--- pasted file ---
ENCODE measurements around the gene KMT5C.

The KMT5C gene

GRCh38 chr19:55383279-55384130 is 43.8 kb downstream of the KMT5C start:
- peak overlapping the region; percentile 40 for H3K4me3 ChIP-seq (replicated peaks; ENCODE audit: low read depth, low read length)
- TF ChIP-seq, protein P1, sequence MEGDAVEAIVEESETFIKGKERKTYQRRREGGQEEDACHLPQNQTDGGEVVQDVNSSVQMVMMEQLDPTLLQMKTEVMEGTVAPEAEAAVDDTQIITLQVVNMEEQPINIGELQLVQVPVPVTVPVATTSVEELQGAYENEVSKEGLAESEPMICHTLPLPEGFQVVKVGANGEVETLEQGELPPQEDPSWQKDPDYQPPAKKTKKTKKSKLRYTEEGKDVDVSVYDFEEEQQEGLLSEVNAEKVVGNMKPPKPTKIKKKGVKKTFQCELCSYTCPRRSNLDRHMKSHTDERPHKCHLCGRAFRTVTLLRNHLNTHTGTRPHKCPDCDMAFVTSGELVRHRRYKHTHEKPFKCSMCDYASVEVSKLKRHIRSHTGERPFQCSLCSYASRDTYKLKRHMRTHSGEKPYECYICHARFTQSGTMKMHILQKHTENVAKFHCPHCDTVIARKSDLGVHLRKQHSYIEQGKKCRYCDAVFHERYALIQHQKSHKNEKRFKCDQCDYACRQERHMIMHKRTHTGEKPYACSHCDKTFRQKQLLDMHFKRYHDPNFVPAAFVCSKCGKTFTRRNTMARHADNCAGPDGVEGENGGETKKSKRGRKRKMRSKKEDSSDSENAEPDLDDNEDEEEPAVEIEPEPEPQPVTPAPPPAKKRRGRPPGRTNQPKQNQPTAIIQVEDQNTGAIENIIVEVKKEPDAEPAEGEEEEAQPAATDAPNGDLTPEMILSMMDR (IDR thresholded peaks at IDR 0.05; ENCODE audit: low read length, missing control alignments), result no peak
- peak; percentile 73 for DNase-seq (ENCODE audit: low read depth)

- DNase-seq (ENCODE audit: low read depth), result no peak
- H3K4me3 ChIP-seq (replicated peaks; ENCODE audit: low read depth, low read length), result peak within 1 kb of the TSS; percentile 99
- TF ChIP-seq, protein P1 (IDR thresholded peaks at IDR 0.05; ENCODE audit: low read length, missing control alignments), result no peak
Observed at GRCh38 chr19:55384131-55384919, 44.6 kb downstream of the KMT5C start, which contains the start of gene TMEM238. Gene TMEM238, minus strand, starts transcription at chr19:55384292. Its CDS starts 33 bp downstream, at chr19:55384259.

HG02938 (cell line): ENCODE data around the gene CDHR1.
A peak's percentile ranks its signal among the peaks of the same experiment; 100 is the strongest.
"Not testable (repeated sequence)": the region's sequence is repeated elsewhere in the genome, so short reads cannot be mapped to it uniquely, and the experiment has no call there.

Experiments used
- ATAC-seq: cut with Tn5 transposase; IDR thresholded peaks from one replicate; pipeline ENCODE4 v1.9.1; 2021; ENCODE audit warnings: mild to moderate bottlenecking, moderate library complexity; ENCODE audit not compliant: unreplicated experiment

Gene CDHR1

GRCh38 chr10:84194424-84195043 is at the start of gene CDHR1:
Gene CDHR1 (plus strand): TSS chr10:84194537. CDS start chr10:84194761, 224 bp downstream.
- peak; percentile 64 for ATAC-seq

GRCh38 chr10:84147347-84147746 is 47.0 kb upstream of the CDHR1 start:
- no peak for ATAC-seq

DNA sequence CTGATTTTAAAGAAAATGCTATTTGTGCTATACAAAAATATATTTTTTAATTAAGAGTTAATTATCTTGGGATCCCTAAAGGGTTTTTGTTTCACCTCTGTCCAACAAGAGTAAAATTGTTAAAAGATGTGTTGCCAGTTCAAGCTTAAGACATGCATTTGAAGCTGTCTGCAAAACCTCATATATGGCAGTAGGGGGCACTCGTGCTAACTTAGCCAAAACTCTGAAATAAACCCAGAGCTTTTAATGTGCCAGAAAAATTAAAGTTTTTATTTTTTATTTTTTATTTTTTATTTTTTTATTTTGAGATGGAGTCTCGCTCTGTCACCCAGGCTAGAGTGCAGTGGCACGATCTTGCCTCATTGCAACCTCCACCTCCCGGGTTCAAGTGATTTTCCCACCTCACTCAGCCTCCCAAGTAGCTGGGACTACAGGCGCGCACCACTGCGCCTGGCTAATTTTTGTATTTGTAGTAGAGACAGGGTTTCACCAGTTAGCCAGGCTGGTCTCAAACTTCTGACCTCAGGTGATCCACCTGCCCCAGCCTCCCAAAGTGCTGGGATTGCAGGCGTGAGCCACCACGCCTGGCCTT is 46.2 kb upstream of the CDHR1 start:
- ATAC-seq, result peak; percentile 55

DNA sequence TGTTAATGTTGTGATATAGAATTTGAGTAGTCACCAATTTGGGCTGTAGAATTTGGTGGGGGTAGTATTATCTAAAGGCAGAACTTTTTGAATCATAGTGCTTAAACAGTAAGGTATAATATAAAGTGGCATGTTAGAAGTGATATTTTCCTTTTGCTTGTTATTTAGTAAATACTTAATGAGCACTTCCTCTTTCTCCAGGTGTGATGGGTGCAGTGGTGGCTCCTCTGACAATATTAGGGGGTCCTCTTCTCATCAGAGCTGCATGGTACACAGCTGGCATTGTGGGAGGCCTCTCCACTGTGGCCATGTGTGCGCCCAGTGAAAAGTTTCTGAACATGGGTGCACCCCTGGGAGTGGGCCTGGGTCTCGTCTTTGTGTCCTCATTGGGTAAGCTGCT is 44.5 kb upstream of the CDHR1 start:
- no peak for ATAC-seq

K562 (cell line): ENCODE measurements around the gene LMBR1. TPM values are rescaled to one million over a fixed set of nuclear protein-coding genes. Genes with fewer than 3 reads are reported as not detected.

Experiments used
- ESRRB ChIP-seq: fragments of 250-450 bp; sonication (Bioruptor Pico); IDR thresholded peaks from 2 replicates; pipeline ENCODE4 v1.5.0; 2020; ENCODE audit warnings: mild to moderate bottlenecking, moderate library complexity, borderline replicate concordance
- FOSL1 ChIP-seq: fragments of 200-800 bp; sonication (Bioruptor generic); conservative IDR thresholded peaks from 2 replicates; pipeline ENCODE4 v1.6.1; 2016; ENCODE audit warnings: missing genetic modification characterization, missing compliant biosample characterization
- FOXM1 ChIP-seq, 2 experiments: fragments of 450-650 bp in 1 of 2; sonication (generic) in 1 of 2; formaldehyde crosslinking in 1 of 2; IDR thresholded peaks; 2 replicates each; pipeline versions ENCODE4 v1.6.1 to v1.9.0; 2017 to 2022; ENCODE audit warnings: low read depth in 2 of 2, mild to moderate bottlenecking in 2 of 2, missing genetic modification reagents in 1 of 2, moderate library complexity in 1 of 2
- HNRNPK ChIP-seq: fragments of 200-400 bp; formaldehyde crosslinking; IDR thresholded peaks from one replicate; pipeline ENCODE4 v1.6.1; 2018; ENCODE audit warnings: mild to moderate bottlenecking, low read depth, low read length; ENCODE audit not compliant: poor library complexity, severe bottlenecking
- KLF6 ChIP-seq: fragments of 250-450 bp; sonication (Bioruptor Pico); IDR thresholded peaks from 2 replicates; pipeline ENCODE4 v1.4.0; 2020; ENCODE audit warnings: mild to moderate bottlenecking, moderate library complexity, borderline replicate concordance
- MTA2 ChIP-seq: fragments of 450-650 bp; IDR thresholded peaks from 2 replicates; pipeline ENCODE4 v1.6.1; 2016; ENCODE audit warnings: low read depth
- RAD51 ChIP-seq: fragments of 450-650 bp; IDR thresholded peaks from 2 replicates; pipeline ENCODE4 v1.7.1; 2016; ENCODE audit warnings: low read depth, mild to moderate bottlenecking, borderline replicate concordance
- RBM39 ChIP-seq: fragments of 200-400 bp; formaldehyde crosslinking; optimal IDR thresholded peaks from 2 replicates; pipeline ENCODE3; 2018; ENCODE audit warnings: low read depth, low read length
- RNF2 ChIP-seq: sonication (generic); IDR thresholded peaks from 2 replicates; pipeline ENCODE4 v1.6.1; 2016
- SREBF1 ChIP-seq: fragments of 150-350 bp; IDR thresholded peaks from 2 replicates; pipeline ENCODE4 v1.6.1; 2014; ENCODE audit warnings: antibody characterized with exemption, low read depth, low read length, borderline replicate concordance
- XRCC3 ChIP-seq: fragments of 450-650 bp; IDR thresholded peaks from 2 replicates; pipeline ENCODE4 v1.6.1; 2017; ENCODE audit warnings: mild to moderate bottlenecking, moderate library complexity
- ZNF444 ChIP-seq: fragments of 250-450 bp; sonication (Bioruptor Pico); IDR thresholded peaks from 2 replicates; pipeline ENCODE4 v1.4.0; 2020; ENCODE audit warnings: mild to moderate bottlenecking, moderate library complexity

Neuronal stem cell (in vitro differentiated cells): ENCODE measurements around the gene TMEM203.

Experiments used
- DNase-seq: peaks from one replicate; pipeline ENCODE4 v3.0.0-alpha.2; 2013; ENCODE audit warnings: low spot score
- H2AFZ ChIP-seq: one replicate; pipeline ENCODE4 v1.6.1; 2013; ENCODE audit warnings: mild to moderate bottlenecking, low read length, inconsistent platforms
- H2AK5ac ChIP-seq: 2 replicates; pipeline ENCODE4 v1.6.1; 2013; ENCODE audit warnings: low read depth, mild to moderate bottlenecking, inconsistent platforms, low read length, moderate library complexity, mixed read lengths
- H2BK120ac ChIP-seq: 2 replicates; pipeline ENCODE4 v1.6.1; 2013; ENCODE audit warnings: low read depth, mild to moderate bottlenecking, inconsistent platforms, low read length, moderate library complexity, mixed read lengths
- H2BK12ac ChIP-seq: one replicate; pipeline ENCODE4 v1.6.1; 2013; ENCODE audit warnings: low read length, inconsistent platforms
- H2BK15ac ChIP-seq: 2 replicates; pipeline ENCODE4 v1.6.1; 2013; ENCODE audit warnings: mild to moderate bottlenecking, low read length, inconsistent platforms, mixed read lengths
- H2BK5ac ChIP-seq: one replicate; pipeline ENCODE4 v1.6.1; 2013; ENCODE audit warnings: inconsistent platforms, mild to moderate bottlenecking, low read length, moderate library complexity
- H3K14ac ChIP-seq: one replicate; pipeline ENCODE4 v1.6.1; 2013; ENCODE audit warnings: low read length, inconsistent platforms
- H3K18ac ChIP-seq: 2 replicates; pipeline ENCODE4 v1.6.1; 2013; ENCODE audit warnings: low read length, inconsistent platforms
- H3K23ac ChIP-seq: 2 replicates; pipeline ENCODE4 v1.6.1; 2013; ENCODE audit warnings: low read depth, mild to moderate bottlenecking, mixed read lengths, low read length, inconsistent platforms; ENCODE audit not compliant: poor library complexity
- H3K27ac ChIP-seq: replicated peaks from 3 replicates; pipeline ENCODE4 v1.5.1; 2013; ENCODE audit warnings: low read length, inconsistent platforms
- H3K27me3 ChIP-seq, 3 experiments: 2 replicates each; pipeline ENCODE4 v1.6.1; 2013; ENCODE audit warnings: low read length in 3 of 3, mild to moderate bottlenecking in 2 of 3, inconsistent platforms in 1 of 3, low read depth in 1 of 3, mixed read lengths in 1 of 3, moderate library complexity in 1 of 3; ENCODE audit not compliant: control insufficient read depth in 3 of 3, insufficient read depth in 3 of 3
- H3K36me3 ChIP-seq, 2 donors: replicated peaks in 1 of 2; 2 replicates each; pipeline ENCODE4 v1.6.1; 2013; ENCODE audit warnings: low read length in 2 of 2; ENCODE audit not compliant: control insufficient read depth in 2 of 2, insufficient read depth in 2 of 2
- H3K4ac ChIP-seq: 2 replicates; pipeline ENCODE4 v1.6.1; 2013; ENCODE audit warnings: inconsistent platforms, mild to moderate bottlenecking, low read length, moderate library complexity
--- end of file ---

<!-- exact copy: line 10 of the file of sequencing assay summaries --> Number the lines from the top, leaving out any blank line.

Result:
Observed at GRCh38 chr19:55384131-55384919, 44.6 kb downstream of the KMT5C start, which contains the start of gene TMEM238. Gene TMEM238, minus strand, starts transcription at chr19:55384292. Its CDS starts 33 bp downstream, at chr19:55384259.